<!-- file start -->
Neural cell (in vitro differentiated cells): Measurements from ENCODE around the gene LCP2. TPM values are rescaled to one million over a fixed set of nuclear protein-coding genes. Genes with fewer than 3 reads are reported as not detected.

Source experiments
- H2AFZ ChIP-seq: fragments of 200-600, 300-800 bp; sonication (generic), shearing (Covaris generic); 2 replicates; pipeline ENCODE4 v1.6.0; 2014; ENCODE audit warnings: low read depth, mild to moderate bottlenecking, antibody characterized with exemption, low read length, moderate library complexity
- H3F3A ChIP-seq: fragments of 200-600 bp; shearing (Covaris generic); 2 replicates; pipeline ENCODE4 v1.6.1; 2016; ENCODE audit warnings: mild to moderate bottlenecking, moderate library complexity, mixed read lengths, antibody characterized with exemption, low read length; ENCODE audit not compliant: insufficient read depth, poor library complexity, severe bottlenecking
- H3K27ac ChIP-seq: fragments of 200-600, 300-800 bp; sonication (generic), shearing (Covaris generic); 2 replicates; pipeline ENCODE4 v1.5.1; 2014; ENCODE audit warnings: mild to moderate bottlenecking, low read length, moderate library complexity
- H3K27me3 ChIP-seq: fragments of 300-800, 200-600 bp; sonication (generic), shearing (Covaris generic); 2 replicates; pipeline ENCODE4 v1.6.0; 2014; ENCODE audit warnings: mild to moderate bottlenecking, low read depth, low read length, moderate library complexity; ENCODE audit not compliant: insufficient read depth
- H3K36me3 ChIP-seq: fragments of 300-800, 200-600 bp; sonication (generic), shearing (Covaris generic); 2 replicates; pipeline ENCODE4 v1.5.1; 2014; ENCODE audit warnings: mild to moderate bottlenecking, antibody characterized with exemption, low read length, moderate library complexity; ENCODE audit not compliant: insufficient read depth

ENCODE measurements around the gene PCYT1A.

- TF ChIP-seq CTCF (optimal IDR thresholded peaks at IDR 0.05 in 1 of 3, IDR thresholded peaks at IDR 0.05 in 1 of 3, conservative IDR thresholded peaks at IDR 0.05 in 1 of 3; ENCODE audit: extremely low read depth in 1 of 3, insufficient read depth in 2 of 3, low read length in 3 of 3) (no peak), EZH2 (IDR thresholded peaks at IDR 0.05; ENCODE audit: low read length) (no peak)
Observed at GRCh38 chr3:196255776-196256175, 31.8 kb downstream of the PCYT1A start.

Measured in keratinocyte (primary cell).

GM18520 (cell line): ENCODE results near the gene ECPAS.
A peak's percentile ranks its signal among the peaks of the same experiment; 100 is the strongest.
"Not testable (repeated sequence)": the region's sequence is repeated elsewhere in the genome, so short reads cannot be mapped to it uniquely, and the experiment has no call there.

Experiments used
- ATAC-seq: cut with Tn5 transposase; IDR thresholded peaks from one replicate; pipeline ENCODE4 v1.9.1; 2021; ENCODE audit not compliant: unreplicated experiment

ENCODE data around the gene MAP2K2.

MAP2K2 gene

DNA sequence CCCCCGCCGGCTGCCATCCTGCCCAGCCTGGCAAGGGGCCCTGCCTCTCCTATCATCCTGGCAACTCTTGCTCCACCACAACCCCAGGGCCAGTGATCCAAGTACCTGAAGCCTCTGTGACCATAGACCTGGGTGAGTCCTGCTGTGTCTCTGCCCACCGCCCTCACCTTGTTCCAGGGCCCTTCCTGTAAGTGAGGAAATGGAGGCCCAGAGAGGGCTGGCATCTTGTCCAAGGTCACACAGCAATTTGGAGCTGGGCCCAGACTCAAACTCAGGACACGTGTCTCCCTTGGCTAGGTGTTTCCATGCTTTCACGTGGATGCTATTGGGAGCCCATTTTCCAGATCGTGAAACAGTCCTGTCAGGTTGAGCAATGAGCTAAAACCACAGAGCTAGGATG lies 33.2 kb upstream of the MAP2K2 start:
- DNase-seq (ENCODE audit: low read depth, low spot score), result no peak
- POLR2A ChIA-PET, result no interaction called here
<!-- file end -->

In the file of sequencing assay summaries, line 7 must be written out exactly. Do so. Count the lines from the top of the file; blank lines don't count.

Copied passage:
- H3K36me3 ChIP-seq: fragments of 300-800, 200-600 bp; sonication (generic), shearing (Covaris generic); 2 replicates; pipeline ENCODE4 v1.5.1; 2014; ENCODE audit warnings: mild to moderate bottlenecking, antibody characterized with exemption, low read length, moderate library complexity; ENCODE audit not compliant: insufficient read depth